Sen. Shelley Moore Capito is a leading voice in the Senate on energy and environment policy. She hails from West Virginia—an engine for the country through its prolific coal and natural-gas production. Capito recently sat down with Brian Dabbs to discuss her elevated policy profile. Nearly a year ago, President Trump tipped his hat to you as he unveiled his executive order on discarding the Obama-era Clean Power Plan and lifting the ban on federal leasing for coal production.
“I didn't do it to do anything but show you can use guns in a responsible manner. I'm a proud gun owner and I used it in a responsible manner. I didn't do it to glorify anything,” he said. The ad touted his endorsement by the National Rifle Association. Manchin, the former governor of the state where coal is a major industry, cut the ad when he was running to replace the late Sen. Robert Byrd (D-W.Va.).
The world’s supply of petroleum is finite. The U.S. Navy, which runs on it, is not. Eventually, keeping its fleet afloat for generations to come may depend on another fuel — the kind that doesn’t dry up. Last month, a national-security commission advised Congress to fund shipbuilding and increase the U.S. naval presence in the Asia-Pacific region in the next decade to compete with China’s growing fleet.
Muck Rack makes it simple to find people, tweets, or articles that mention any name, keyword, company, hashtag etc. We've compiled this guide to help you make the most of your search.
Selecting a term
Start searching tweets, articles from media outlets, articles mentioned in tweets, journalists'
names, titles and bios with some suggested searches:
Companies or Topics (e.g. iPhone, Microsoft)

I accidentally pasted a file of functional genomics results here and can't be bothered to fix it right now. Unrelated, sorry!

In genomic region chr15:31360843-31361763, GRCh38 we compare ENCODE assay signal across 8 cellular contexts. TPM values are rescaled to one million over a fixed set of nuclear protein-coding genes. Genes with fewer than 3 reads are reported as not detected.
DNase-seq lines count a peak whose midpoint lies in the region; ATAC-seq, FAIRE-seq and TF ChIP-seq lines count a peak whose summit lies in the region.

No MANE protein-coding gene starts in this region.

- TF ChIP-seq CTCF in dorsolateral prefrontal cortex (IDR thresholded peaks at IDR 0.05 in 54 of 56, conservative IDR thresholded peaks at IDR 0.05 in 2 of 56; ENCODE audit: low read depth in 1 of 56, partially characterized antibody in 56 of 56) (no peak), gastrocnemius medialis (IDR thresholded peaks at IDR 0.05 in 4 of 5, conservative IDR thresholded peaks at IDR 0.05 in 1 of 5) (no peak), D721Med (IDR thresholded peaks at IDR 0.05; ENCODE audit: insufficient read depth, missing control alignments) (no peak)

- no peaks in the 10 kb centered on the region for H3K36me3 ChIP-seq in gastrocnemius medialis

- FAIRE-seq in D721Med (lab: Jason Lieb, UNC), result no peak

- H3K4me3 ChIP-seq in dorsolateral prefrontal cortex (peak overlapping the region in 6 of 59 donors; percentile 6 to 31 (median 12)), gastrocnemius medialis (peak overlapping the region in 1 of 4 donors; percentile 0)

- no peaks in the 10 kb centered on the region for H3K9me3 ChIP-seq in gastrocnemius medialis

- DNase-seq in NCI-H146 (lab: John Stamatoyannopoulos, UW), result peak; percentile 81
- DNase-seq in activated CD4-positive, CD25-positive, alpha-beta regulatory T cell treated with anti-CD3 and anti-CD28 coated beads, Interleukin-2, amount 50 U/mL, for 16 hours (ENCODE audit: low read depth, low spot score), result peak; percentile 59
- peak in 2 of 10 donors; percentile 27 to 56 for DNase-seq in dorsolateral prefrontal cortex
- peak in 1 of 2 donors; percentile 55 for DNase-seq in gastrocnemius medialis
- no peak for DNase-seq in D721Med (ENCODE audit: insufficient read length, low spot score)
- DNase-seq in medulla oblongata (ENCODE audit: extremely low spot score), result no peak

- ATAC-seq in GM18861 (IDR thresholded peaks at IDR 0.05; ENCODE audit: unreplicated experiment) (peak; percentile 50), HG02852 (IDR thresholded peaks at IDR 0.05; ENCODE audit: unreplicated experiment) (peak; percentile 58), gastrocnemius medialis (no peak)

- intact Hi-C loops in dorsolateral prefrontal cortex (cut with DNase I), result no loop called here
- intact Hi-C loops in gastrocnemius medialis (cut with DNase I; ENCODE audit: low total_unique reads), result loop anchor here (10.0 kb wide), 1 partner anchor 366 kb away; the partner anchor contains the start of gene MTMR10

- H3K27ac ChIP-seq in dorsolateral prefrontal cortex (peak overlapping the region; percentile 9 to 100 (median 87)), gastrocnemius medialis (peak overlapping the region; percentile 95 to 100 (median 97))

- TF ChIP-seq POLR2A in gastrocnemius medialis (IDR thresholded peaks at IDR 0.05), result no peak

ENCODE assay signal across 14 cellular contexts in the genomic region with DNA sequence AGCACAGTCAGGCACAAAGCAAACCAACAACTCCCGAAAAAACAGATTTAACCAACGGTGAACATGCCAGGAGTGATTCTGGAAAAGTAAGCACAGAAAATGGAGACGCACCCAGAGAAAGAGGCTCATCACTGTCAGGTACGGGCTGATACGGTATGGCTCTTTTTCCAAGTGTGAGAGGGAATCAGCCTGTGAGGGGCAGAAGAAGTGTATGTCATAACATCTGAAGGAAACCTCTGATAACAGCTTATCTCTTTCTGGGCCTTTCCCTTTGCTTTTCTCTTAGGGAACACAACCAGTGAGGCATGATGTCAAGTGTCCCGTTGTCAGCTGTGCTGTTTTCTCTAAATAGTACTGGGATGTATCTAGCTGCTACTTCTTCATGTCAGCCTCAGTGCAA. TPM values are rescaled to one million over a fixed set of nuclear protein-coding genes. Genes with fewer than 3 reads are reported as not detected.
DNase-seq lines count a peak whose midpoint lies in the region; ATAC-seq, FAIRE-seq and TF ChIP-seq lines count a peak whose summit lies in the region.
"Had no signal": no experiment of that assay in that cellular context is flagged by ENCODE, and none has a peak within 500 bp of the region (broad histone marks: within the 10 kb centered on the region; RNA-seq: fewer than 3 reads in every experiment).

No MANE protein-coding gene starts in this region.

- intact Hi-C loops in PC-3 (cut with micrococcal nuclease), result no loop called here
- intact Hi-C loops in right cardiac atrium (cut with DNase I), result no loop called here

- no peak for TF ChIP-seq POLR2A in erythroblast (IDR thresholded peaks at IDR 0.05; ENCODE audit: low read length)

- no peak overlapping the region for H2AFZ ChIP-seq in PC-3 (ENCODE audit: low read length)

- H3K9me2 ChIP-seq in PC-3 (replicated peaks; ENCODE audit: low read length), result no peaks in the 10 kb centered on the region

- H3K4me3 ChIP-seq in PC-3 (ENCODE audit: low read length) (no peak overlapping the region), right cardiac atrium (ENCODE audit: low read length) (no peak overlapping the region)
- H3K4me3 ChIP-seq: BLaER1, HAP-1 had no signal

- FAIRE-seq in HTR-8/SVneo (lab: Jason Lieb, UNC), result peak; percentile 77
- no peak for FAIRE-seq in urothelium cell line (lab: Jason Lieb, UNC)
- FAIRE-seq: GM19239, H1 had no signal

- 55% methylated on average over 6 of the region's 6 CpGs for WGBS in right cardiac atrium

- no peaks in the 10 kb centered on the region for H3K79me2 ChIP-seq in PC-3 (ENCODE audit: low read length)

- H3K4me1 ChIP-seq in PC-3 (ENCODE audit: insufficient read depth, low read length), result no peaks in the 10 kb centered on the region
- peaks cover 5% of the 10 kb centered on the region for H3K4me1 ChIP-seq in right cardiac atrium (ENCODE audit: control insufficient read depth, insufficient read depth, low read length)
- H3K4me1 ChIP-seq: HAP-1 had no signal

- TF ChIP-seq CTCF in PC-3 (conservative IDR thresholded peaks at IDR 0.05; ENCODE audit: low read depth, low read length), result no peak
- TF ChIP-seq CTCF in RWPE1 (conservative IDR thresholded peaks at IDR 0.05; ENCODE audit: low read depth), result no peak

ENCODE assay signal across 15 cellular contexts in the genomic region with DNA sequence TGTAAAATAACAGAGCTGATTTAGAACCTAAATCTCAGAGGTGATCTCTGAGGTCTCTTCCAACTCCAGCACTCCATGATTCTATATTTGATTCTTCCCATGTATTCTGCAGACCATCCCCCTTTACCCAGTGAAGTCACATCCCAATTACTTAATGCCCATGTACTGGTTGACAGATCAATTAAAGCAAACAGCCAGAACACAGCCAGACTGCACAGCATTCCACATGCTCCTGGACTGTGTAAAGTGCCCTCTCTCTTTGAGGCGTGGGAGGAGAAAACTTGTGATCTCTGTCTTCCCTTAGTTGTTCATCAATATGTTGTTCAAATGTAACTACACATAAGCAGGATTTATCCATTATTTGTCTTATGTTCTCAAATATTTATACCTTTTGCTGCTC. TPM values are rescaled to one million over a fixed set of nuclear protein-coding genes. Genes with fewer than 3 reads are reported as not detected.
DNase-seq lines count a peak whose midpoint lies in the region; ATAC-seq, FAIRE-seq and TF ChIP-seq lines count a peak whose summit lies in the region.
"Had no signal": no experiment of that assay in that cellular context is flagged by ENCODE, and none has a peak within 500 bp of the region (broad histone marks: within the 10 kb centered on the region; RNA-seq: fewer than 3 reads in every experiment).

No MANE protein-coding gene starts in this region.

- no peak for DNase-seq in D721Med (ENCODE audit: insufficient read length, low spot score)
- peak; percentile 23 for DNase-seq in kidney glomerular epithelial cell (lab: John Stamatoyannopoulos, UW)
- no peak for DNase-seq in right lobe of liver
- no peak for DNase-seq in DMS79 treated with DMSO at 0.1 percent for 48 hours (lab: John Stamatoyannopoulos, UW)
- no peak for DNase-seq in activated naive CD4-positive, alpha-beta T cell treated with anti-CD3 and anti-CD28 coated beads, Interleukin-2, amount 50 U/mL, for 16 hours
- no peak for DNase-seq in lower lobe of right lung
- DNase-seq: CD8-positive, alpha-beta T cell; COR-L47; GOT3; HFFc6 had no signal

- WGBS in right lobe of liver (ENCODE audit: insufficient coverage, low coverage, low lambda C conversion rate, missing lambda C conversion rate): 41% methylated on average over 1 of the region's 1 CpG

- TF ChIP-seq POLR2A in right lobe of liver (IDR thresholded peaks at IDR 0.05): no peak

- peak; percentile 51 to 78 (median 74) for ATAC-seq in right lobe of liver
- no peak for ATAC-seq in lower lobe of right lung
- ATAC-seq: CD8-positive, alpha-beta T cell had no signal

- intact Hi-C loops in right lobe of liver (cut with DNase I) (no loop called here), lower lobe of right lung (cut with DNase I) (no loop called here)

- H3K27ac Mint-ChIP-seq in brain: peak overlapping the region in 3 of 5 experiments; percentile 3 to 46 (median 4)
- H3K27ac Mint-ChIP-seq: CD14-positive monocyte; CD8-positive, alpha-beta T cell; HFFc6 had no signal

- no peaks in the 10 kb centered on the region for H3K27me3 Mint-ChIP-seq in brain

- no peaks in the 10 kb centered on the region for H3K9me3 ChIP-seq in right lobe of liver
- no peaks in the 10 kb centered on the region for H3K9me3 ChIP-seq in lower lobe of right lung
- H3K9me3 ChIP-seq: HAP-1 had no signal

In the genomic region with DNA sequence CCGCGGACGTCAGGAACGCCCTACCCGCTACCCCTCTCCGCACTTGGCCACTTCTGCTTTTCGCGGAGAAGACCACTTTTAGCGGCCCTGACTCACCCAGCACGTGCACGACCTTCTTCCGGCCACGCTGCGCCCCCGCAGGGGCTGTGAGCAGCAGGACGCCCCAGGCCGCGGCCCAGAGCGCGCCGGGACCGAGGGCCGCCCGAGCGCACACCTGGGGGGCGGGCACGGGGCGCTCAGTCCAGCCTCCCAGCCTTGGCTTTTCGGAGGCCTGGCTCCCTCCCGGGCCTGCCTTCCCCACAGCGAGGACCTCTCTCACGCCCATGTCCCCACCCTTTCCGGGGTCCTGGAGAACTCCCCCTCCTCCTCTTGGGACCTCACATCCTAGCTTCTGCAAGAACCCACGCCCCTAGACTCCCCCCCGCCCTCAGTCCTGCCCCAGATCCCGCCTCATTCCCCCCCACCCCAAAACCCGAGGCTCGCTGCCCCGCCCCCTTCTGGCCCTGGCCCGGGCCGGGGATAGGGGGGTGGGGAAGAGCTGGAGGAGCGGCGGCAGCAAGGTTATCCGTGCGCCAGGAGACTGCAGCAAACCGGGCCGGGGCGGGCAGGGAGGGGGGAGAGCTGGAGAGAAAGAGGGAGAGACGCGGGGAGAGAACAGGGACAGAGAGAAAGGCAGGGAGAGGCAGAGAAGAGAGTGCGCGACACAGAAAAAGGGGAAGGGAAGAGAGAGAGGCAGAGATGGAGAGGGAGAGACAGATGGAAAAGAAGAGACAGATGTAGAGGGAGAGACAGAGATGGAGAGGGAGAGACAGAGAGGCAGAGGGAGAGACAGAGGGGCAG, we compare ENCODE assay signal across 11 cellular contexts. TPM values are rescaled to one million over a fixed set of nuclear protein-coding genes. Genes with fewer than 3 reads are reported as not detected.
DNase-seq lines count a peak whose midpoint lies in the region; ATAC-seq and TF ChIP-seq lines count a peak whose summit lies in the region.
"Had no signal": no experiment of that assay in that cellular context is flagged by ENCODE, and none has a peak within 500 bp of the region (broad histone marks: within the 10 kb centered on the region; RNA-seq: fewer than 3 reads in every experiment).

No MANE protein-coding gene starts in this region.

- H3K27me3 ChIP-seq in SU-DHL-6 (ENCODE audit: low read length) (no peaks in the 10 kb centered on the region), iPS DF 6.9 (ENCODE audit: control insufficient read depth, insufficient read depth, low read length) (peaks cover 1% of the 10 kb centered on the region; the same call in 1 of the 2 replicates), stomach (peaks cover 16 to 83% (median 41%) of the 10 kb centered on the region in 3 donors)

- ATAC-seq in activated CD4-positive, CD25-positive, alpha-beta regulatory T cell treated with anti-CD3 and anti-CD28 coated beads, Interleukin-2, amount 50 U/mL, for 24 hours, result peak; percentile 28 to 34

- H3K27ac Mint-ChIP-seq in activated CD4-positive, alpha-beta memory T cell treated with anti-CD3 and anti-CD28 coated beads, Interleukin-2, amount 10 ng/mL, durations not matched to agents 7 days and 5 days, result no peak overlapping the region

Phrases (e.g. "cloud computing") — use quotes to keep the terms together
Twitter handles (e.g. @username) — returns those who have mentioned or replied to
Names (e.g. "David Pogue")
Hashtags (e.g. #sxsw, #london2012)
Bio details (e.g. vegan, Olympics, father)
Muck Rack's Advanced Search allows for many boolean operators.
Find results that mention multiple specified terms, use AND or
+. For example, ensure each result contains both Elon Musk and Mark Zuckerberg by
searching Musk AND Zuckerberg or Musk + Zuckerberg.
Use the operators OR or , to broaden your search when you'd like either of
multiple terms to appear in results. (This is the default behavior of our search when no operators
are used). For example, results will contain either cake or cookie by searching cake OR cookie or cake,cookie
Use NOT or - to subtract results from your search. For
example, searching Disney will yield results about the Walt Disney Company as well as Walt Disney
World Resort. To exclude mentions of Disney World, search for Disney -World or Disney
When using one of these operators with a phrase, enclose it in quotation marks. For example, you can
find results about smartphones excluding Apple's iPhone 4S by searching smartphone -"iPhone
Exact case matching or punctuation
If you're searching for a brand name or keyword that relies on specific punctuation marks or capitalization, you can
find results that match your exact query by adding matchcase: before the keyword you're searching for, like matchcase:E*TRADE .
Use parentheses to separate multiple
boolean phrases. For example, to find journalists talking about having fun in Disney World or
Disneyland, search for ("disney world" OR disneyland) AND fun.
An asterisk can be used to search for any variation of a root word truncated by the asterisk. For example, searching for admin* will return results for administrator, administration, administer, administered, etc.
A near operator is an AND operator where you can control the distance between the words. You can vary the distance the near operation uses by adding a forward slash and number (between 0-99) such as strawberries NEAR/10 "whipped cream", which means the strawberries must exist within 10 words of "whipped cream".